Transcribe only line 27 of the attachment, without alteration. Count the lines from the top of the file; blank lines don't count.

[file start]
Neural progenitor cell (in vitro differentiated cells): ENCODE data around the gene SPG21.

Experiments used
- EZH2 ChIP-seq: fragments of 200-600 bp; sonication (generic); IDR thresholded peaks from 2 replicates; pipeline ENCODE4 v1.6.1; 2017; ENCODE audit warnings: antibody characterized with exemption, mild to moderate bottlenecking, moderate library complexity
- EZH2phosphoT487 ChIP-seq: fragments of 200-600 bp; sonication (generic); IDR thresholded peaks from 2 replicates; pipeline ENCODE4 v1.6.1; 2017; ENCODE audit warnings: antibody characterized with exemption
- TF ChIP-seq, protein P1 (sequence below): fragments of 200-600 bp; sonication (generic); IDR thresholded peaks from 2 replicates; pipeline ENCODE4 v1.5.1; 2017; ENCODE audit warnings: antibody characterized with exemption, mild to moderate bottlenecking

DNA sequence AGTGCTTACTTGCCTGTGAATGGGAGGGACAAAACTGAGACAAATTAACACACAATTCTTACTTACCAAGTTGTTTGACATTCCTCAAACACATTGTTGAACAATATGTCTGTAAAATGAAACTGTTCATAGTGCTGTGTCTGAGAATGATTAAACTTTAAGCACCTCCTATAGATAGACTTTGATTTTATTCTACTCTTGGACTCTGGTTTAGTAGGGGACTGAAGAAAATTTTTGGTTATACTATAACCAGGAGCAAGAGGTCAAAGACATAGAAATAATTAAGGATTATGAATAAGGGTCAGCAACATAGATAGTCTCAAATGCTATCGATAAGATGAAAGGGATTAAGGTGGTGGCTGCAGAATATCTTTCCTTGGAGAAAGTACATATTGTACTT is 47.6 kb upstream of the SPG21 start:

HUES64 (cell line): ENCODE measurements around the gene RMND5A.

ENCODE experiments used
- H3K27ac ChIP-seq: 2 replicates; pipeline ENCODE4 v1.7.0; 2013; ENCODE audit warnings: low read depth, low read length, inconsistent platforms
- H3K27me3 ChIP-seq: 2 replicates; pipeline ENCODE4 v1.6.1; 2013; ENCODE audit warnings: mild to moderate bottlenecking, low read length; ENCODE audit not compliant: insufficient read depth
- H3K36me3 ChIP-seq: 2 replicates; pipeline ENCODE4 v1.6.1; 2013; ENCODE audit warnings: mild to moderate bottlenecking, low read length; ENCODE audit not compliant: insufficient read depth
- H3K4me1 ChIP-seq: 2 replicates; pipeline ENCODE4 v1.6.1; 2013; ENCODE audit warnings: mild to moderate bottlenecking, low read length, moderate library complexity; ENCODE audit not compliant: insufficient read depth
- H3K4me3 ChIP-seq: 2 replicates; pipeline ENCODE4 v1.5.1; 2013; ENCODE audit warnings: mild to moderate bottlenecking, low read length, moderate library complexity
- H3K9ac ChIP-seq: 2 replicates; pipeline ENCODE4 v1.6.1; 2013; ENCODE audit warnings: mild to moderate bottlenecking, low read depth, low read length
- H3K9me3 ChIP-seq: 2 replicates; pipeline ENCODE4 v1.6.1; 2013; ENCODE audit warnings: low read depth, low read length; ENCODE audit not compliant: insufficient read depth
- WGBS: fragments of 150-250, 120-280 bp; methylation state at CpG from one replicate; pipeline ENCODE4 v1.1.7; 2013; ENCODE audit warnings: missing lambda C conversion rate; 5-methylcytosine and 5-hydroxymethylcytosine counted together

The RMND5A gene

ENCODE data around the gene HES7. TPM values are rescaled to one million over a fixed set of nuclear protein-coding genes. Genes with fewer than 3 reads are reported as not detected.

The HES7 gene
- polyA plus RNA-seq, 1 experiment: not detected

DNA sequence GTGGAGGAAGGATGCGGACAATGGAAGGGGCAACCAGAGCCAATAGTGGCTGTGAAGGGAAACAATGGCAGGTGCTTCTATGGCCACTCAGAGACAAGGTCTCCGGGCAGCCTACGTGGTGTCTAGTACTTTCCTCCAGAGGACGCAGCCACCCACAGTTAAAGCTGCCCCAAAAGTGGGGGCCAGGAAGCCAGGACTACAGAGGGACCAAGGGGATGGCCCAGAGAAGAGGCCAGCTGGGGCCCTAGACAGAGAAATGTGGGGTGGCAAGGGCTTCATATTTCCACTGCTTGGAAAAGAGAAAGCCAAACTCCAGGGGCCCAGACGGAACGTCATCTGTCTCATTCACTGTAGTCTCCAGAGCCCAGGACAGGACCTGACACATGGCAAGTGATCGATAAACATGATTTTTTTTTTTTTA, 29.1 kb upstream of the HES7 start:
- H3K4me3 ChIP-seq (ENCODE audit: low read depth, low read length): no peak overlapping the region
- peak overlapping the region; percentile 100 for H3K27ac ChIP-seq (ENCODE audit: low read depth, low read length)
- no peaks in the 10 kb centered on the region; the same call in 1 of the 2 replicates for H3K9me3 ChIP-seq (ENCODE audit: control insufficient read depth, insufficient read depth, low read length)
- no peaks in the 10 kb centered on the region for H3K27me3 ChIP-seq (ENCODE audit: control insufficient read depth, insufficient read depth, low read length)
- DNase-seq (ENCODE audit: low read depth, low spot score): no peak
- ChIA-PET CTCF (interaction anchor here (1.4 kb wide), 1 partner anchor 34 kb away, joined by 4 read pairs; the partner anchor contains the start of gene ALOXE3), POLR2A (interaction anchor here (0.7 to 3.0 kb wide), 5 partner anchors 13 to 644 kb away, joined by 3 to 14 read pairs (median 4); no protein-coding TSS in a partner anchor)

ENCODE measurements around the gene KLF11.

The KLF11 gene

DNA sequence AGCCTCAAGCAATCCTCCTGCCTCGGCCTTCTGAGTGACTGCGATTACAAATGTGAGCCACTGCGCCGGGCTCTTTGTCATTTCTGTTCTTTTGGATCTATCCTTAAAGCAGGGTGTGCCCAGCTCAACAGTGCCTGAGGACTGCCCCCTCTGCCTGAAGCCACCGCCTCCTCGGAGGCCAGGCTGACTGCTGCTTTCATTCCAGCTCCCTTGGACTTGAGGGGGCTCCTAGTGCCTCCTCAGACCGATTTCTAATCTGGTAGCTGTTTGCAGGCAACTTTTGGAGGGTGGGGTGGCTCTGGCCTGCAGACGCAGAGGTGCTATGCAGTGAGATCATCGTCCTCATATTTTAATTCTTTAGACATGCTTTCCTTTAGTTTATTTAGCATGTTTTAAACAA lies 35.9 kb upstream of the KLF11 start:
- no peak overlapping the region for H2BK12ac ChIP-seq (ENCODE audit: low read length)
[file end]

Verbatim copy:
- ChIA-PET CTCF (interaction anchor here (1.4 kb wide), 1 partner anchor 34 kb away, joined by 4 read pairs; the partner anchor contains the start of gene ALOXE3), POLR2A (interaction anchor here (0.7 to 3.0 kb wide), 5 partner anchors 13 to 644 kb away, joined by 3 to 14 read pairs (median 4); no protein-coding TSS in a partner anchor)